laborious effort - and even then it is not stable. The errors range from
system freezes to panics and are reproducible. When I am finally offered
some kind of core dump - it contains messages like "memory.c 117 bad pmd
<hex number>" and "invalid path". For the longest time I was convinced I had
a bad SDRAM, but it now turns out that its a problem with the CD itself. It
seems that even when it passes the md5 check and RH's "mediacheck" there is
still some obscure error on the disk that causes a lockup. I even considered
the possibility that the CDRom drive was faulty/overheating (a common
problem) but then I realised that surely it would have manifested during the
Win98 install. I have tried different media too (some drives balk with
certain media) ... but then so much of my other software (backups ... ahem)
are on the same media and read on the same drive - without problem. I'm
suspicious of isolinux. I'm also deeply suspicious of RH's "customised"
kernel. There is more than the passing possibility that gcc3.2 has something
to do with it (oh no not gcc problems again!). Whatever it is, all this is
mere speculation (FUD alert), but the undeniable fact is it is affecting a
huge number of people. So there.

I did finally manage to get RH 8.0 installed, by opting for a minimum
install then rpm'ing the remaining packages once logged on. Even then it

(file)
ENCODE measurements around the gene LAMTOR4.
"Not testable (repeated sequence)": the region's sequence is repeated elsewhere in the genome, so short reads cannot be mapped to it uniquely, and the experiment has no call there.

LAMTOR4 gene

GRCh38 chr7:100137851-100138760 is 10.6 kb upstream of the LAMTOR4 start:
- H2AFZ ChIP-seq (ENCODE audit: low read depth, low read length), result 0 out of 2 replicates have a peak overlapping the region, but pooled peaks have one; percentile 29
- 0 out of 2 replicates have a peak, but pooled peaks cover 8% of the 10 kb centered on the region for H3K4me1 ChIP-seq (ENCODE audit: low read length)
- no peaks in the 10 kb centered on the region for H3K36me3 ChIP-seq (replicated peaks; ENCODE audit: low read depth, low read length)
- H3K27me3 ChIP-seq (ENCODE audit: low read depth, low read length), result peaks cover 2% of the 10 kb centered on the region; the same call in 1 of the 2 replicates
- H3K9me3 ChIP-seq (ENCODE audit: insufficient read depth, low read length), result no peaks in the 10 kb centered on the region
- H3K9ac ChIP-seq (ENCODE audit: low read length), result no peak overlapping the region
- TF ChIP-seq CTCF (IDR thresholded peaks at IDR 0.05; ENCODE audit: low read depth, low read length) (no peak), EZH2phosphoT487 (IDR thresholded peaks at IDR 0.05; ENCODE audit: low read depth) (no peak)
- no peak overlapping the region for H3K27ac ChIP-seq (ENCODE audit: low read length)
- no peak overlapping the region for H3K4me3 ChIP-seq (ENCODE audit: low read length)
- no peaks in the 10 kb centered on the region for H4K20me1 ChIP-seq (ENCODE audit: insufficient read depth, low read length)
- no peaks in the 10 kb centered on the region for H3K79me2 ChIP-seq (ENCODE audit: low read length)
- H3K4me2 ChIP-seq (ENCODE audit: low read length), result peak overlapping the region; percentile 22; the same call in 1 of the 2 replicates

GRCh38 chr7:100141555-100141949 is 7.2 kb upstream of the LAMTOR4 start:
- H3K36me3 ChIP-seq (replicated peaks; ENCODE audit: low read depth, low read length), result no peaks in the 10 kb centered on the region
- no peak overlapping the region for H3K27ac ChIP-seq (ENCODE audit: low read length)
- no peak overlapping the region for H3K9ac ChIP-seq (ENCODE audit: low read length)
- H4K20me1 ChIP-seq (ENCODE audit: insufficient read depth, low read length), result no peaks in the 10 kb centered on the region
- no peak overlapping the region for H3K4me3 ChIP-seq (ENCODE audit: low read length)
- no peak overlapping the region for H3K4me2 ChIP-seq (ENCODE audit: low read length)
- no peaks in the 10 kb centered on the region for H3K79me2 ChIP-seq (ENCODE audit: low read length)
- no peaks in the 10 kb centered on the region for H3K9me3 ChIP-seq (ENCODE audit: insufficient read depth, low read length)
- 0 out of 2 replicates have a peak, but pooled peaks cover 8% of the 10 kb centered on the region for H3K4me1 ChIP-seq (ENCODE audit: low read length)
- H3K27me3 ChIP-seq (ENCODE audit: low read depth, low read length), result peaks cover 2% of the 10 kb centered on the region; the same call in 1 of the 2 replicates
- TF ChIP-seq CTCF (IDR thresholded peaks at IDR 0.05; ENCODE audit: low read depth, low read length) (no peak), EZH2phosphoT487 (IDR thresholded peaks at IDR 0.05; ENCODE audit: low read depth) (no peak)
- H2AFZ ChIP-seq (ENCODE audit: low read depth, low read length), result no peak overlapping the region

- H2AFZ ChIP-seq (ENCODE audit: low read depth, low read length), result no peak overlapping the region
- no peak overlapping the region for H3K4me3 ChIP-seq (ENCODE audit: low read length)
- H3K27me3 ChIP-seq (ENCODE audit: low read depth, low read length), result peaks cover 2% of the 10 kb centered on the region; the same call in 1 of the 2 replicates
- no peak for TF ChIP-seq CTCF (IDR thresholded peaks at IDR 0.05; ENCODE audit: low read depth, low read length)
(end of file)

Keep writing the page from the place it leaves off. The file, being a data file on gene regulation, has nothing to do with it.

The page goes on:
took several attempts, since rpm periodically froze at random points,
requiring a hard reset. I never did manage to verify all the packages since
"rpm -va" bombed every time, but I do know that I was left with a system
that was more unstable than Win98 on a very, very bad day.

Stability issues aside (its subjective/speculative anyway), what do I think
of RH 8.0?

Erik Troan, Red Hat's director of product marketing, has said that he is
"... waiting to see whether customers give [Bluecurve] a 'thumbs up,' or a
'thumbs down.'". Overall, I'd have to go with Caesar and give it a 'thumbs
down'. It isn't that I don't like the pretty colours, or even that we have
been stripped of freedom of choice in the name of "a consistent look and
feel [which is] 'polished' and more '3D.'" Its more that the whole thing
stinks to high Redmond.

Let me mix a little politics with some psychology and see what we come up
with:

Microsoft. The Blue Team (the prevailing colour in their Operating Systems,
and generally recognised as their "Team Colour". I believe Microsoft once
tried to copyright the colour Blue, only to discover that Disney had beaten
them to it.). Blue as in "right wing" or "capitalist". Advocating the ideals
of Commerce; Profit; Greed; and Advancement through Corruption.
The champion of proprietary, closed source, bloatware.

Red Hat. The Red Team. Red as in "socialist" or even ... dare I say